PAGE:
La Curacao, a $220 million Hispanic-oriented department store chain, says it has solved its performance problems,...
boosted reliability and added ample capacity for growth by converting its main transaction and application servers from Novell Netware (a proprietary OS) and Microsoft Windows, respectively, to Novell SUSE Linux Enterprise.
Eryk Szachniewicz, software development manager for the Los Angeles, Calif.-based chain, said the 25-year-old company began shopping for new IT systems in 2006 after concluding the existing Netware transaction servers were too slow and too close to capacity and its Windows application servers were too unreliable.
"When a main server crashes, we have 2,000 users waiting to get back online," Szachniewicz said. "It's very unpleasant."
La Curacao's two clustered transaction servers, only one of which is active at a time, are the heart of the 100-server system for the ten-store chain in California and Arizona. Collectively, they process more than 25 million transactions a year, including sales, inventory and accounting, he said. The transaction servers, which back up one another, in turn are linked to two application servers and the EMC Clariion CX 500 external storage drives, which house La Curacao's InterSystems database. The servers themselves are the operating engine that performs the actual processing.
Prior to its Linux conversion, La Curacao had three 32-bit servers running Netware at 80% to 100% capacity, resulting in persistent transaction delays, Szachniewicz said. Yet the Netware OS couldn't scale any larger and adding more Netware servers would increase complexity, so the retail chain had to consider other options, he said.
La Curacao evaluated other platforms including Unix (too expensive), Windows (too unstable and virus-prone), Red Hat and other Linux distributions, he said. Moving from Netware to SUSE Linux also kept La Curacao at Novell and made it something of a poster child for Novell's plan to migrate old Netware users to SUSE Linux.
"We had a lot of security problems with Windows, worrying about viruses that required rebooting at night with no support," and Linux performed 30% better than a Windows 2000 server in preliminary tests, Szachniewicz said.
Ultimately, La Curacao made the leap from proprietary to open source products, selecting SUSE Linux Enterprise 10, based on cost and familiarity with the vendor, he said. La Curacao's InterSystems database runs better on SUSE than Red Hat and SUSE's graphical user interface for the cluster makes it much easier to see what's going on, he said.
Another advantage of moving to open source was the ability to add complementary open source components such as Heartbeat cluster management and monitoring and Logical Volume Manager for storage allocation changes at no extra cost, Szachniewicz added.
While migrating to open source, La Curacao also replaced its two Windows application servers with SUSE and converted from 32-bit servers to 64-bit Hewlett-Packard ProLiant machines. The newer hardware increased memory and improved performance, enabling the retailer to reduce the number of transaction servers from three to two, Szachniewicz said.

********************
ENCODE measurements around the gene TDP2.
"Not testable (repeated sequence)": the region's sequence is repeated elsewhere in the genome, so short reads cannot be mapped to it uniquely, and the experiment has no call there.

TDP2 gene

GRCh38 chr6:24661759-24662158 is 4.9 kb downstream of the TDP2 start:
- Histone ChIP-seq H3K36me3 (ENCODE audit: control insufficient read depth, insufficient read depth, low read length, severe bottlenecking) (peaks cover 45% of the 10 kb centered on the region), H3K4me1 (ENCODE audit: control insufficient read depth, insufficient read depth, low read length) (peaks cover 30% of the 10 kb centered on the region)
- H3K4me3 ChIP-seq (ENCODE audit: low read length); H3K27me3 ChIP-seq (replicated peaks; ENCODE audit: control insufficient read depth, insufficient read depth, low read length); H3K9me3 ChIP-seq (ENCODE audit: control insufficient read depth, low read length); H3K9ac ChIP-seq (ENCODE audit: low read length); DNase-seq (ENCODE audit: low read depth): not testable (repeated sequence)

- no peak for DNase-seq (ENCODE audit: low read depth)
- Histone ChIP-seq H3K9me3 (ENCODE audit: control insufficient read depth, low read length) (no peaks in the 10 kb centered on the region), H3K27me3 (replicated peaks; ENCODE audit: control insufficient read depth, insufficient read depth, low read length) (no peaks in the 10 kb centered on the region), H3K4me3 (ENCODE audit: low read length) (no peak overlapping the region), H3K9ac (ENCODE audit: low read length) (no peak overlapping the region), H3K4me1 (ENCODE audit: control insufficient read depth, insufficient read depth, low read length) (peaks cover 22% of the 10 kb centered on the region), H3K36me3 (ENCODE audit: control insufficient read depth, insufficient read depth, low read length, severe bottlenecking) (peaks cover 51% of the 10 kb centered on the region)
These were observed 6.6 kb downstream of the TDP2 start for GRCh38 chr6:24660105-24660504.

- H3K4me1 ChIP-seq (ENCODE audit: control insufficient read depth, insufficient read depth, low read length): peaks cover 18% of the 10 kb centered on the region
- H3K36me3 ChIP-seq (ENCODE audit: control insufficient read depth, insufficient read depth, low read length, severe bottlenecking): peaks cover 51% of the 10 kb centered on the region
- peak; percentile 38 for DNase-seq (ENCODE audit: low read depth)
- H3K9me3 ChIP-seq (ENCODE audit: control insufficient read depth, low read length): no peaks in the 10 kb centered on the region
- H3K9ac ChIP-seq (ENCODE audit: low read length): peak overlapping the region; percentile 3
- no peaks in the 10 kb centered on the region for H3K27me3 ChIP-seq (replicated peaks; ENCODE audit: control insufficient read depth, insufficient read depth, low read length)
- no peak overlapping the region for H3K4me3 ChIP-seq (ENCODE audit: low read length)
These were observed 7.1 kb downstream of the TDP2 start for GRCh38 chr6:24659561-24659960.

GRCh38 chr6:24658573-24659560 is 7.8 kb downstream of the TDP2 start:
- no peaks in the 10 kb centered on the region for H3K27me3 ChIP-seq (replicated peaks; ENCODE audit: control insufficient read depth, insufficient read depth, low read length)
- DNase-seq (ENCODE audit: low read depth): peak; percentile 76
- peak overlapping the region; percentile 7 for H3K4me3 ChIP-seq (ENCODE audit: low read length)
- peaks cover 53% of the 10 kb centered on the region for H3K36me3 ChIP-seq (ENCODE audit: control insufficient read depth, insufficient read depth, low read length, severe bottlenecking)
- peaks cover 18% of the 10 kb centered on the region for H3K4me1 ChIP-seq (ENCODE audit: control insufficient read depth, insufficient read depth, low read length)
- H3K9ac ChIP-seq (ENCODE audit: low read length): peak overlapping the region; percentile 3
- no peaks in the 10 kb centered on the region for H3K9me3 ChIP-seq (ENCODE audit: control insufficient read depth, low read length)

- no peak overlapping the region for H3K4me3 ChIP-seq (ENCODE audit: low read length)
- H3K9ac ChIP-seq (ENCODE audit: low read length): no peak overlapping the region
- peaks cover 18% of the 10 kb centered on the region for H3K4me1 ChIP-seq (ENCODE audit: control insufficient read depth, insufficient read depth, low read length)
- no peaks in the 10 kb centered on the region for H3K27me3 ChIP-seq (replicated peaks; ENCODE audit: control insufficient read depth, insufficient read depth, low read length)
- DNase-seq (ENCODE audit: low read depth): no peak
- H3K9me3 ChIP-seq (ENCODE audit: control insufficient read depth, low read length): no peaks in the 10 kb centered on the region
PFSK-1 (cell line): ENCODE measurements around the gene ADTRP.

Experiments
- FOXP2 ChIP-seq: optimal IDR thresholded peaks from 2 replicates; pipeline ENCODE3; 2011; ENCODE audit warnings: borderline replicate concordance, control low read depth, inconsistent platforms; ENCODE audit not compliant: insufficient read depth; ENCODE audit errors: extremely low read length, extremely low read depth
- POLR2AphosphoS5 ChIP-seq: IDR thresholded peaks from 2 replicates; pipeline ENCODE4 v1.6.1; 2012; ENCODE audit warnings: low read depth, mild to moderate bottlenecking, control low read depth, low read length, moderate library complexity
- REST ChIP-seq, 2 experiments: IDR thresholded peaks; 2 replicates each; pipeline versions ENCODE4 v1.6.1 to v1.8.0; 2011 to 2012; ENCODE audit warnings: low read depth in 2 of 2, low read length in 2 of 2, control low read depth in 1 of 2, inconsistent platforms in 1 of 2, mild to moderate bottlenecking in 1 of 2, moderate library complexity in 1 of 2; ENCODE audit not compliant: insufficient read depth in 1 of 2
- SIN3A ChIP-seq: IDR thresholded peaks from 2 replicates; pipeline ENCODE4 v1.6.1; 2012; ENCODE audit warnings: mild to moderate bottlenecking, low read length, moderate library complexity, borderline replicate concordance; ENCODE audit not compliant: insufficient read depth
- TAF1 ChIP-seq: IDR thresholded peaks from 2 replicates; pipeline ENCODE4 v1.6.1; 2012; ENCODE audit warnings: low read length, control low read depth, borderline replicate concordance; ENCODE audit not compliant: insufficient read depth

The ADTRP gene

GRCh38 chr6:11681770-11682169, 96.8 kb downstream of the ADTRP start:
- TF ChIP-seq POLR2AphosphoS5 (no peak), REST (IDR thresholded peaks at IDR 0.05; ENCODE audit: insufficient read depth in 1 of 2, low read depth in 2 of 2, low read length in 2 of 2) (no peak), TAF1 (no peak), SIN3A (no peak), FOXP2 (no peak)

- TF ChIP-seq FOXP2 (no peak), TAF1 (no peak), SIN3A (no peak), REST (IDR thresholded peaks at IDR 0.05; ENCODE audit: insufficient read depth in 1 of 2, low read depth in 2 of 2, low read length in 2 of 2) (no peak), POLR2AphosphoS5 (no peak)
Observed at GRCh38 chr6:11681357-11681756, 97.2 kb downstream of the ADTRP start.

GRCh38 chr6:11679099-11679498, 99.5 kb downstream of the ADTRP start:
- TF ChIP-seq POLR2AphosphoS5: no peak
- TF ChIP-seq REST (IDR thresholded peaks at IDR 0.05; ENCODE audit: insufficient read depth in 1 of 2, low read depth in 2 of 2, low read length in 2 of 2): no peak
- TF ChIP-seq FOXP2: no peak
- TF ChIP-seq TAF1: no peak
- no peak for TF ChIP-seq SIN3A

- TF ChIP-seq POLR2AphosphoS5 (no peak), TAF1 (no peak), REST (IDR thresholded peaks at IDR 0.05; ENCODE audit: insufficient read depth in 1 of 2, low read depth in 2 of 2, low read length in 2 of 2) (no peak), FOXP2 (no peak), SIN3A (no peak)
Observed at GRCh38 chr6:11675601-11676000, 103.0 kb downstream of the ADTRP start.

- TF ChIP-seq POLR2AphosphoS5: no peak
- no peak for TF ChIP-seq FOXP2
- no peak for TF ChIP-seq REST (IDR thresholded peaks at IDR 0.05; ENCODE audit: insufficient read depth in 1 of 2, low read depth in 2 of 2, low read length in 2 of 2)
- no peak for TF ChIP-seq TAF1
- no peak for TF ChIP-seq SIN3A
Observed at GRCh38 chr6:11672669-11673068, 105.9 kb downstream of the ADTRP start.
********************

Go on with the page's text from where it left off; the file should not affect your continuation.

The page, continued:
The conversion from Netware went smoothly and took about two weeks. Because La Curacao had no in-house Linux expertise, the retailer hired Santa Barbara-based Novacoast, a Novell Premium Partner, to perform the actual migration from Netware to SUSE and set up automated scheduling with the right timing, Szachniewicz said.
"They did a very good job here and helped us to understand what they were doing," he said.
La Curacao staff, in turn, accelerated the transition process by developing application drivers that could communicate with both SUSE and Netware databases within EMC storage simultaneously. This, in turn, enabled La Curacao to convert data from Netware to SUSE in two hours per table, one table at a time, which was much faster than creating multiple logical instances, he said.
La Curacao saved at least $150,000 in software and hardware costs by choosing open source software and buying four 64-bit, x86-chip servers that fit its needs rather than more expensive RISC processors or mainframes, Szachniewicz said.
The new servers are only at 12% capacity, which will enable La Curacao to add more stores without straining the system, and could perhaps extend their lifespan from the normal two years to five years, he said.
From an operating perspective, SUSE is very stable, performance is good and the system is very secure, Szachniewicz said. Users are very happy with it because the response time is faster and the system basically runs itself, freeing the IT staff to do other tasks instead of rebooting the servers at night, he said.
"We don't need to baby-sit any more," Szachniewicz said. "You can see what's going on with the processors and space and you don't have to do anything. It's maintenance free. I love it."
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